The TReCA project addresses an under-conceptualised problem in resilience research: the role of trust for the resilience of agricultural production systems, and of bio-based production systems (BBPS) more generally. Bio-based production systems are “social-ecological systems that combine social organisation, human technology, biological processes and ecological systems and their services for the production of food, fibre or biomass” (Ge et al., 2016, 17). The structural characteristics of BBPS combine several critical factors in which trust plays a major role: their smooth operation requires the reliable interaction of a large number of actors, the use of ecological systems and their services entails potential collective action problems and the essential nature of their products for survival makes any risk of failure a high-stake game.
Resilience means the capability of a system to maintain its essential functions under changing circumstances (Holling, 1973). It encompasses the aspects of stability (or robustness, including the capability of a system to bounce back after shocks), adaptability and transformability (Walker et al., 2004). The resilience of BBPPs depends on the sustainable management of ecosystems which provide services that support the productivity of these systems, often in essential ways. However, the use, management and exploitation of ecosystems tends to create collective action problems, which often have an element of intertemporal distribution, and the solution of which requires interpersonal or institutional trust.
Reference to the role of trust are ample in the literature about resilience (Holling, 1986; Olsson et al., 2004). However, an empirical operationalisation of the concept in this research field is missing. Furthermore, a systemic analysis of the role of trust for the resilience of social-ecological systems and BBPS is lacking. Here the concepts of interpersonal trust and institutional trust need to be integrated into the conceptualisation of resilience. There is also a need to assess levels of trust in BPPS and their impact on the resilience of BBPS.
The TReCA project will be developed by an interdisciplinary team under Wageningen UR’s investment theme Resilience. This team aims to develop a conceptual framework that helps to understand the role of trust in resilience of BBPS and an operationalisation of interpersonal and institutional trust that allows to assess levels of trust in BPPS and their effects on the resilience of these systems. Finally, we aim to develop a prototype of agent-based modelling of trust dynamics.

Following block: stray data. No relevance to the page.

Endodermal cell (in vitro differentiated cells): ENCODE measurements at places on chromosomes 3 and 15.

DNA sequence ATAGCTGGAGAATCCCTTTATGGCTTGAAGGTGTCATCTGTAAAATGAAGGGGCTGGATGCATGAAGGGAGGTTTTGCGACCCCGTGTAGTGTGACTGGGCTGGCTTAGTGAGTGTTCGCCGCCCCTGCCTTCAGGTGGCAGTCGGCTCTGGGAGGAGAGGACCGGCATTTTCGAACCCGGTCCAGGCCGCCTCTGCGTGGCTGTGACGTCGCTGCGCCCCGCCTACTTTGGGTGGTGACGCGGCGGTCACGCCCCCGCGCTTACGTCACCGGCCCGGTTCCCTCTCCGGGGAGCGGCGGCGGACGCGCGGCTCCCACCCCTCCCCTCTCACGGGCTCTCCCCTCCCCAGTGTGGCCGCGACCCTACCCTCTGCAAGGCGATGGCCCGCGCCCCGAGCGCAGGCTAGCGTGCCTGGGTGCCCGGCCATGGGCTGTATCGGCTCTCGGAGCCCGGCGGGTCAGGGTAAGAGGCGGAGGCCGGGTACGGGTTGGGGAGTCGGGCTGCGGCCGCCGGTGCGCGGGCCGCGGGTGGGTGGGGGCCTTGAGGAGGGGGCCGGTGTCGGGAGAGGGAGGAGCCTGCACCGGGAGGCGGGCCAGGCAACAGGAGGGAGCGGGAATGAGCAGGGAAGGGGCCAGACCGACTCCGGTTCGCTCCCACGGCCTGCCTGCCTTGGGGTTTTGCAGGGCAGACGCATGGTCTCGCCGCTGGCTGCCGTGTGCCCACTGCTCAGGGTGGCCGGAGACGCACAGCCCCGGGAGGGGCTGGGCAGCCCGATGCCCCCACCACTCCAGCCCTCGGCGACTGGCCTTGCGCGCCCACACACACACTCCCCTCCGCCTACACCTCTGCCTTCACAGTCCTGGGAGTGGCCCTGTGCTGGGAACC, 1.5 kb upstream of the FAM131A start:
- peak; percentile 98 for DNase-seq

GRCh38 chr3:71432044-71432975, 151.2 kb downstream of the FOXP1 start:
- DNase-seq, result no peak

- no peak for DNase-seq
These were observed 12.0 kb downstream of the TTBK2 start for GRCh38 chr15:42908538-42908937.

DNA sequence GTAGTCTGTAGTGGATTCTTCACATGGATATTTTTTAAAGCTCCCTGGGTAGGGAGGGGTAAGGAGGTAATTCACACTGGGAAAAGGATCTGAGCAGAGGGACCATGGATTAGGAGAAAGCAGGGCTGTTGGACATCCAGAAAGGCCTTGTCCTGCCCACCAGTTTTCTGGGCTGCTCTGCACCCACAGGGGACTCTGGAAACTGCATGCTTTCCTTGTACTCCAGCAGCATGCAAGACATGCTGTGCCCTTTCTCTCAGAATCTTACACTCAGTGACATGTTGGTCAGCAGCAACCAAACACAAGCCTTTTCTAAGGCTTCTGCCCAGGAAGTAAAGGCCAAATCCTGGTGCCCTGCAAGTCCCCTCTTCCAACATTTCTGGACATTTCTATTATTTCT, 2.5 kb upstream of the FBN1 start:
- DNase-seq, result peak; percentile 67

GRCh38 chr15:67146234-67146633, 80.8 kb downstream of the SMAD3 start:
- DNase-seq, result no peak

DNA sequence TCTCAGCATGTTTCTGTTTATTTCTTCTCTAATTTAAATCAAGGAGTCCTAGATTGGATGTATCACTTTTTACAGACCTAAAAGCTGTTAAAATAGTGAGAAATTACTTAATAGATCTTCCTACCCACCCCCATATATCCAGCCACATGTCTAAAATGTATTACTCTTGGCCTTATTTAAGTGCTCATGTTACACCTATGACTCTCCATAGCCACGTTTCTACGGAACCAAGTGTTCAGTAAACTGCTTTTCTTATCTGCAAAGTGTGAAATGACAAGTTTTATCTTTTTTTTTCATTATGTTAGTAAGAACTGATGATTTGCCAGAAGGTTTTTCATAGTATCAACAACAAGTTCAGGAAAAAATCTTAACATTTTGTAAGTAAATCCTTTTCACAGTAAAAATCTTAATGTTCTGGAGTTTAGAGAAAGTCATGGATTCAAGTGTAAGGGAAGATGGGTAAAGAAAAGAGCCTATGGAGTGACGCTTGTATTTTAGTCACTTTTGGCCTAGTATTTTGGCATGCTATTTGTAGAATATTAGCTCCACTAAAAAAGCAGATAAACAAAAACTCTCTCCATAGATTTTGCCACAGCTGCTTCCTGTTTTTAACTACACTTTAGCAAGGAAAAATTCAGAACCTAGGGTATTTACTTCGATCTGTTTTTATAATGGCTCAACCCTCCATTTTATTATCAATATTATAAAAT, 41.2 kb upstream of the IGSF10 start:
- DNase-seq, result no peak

The project starts from the assumption that trust is essential to address resilience challenges in BBPSs because of their social and ecological complexity which requires systemic trust for routine operation, the potential for collective action problems and the high stakes. An important consideration is the temporal asymmetry of trust dynamics, where processes of trust-building tend to be slow whereas interpersonal and institutional trust can collapse very fast. Hence, trust dynamics are both a source of resilience as well as a potential source of resilience failure.
TReCA aims to develop a conceptualisation of trust that is geared to the understanding of resilience of BBPS, and an interdisciplinary conceptual framework to understand the role of trust in resilience of BBPSs. The approach will integrate perspectives from ecological, sociological, economic, communication, legal and political science theories, system analysis and transdisciplinary agent-based modelling.
During the first stage (until the end of 2017), TReCA will establish an international multi-disciplinary research consortium that conducts three tasks. First, this consortium will conduct a systematic and interdisciplinary literature review on the role of trust for the resilience of ecosystem and ecosystem services, and BBPSs more general. Second, the consortium will develop an empirical conceptualisation and operationalisation of trust that is suitable for research on the resilience of BBPSs. This will include agent-based modelling of trust dynamics. Third, the consortium will integrate this operationalised concept of trust into a systemic conceptual framework that can be used to assess the resilience of BBPSs with a particular view to the asymmetric dynamics of trust-building and trust collapse. This framework will be applied to an exemplary case study, the dairy farming sector in the Dutch province of Friesland, to prove the usability of the concept. The systematic literature review and the conceptual framework with exemplary application will be submitted to high-ranked international academic journals by December 2017. The operationalisation of trust and the framework will serve as building blocks for joint proposals to upcoming major funding calls under, for example, Horizon 2020, NWO, Joint Programming Initiative and Open Research Area.
Effective start/end date1/12/171/06/18